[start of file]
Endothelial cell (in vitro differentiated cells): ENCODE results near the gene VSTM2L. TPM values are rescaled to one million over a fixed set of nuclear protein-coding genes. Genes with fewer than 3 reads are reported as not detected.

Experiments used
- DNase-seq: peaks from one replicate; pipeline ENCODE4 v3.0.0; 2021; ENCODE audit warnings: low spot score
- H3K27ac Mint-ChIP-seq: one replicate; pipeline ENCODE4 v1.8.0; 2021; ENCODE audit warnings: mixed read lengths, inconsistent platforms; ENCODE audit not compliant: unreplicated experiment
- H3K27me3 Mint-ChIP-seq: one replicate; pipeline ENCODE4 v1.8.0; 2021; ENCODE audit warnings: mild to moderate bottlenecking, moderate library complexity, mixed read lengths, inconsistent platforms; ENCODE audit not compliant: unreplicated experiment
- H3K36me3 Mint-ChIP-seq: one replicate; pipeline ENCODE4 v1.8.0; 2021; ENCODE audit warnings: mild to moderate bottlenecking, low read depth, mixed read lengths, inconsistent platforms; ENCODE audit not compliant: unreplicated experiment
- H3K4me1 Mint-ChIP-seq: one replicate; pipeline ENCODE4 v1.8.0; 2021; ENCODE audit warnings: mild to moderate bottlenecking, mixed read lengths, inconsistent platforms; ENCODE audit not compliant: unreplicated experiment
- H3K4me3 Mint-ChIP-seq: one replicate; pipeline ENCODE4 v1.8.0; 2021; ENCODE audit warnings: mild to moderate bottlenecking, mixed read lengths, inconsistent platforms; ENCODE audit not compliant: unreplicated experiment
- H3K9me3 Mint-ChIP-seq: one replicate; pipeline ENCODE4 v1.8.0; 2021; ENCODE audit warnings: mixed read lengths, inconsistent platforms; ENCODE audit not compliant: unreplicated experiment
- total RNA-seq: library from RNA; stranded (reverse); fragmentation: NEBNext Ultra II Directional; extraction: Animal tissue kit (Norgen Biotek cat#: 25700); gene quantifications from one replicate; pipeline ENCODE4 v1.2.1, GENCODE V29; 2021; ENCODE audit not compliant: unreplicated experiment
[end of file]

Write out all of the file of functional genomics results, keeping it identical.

Endothelial cell (in vitro differentiated cells): ENCODE results near the gene VSTM2L. TPM values are rescaled to one million over a fixed set of nuclear protein-coding genes. Genes with fewer than 3 reads are reported as not detected.

Experiments used
- DNase-seq: peaks from one replicate; pipeline ENCODE4 v3.0.0; 2021; ENCODE audit warnings: low spot score
- H3K27ac Mint-ChIP-seq: one replicate; pipeline ENCODE4 v1.8.0; 2021; ENCODE audit warnings: mixed read lengths, inconsistent platforms; ENCODE audit not compliant: unreplicated experiment
- H3K27me3 Mint-ChIP-seq: one replicate; pipeline ENCODE4 v1.8.0; 2021; ENCODE audit warnings: mild to moderate bottlenecking, moderate library complexity, mixed read lengths, inconsistent platforms; ENCODE audit not compliant: unreplicated experiment
- H3K36me3 Mint-ChIP-seq: one replicate; pipeline ENCODE4 v1.8.0; 2021; ENCODE audit warnings: mild to moderate bottlenecking, low read depth, mixed read lengths, inconsistent platforms; ENCODE audit not compliant: unreplicated experiment
- H3K4me1 Mint-ChIP-seq: one replicate; pipeline ENCODE4 v1.8.0; 2021; ENCODE audit warnings: mild to moderate bottlenecking, mixed read lengths, inconsistent platforms; ENCODE audit not compliant: unreplicated experiment
- H3K4me3 Mint-ChIP-seq: one replicate; pipeline ENCODE4 v1.8.0; 2021; ENCODE audit warnings: mild to moderate bottlenecking, mixed read lengths, inconsistent platforms; ENCODE audit not compliant: unreplicated experiment
- H3K9me3 Mint-ChIP-seq: one replicate; pipeline ENCODE4 v1.8.0; 2021; ENCODE audit warnings: mixed read lengths, inconsistent platforms; ENCODE audit not compliant: unreplicated experiment
- total RNA-seq: library from RNA; stranded (reverse); fragmentation: NEBNext Ultra II Directional; extraction: Animal tissue kit (Norgen Biotek cat#: 25700); gene quantifications from one replicate; pipeline ENCODE4 v1.2.1, GENCODE V29; 2021; ENCODE audit not compliant: unreplicated experiment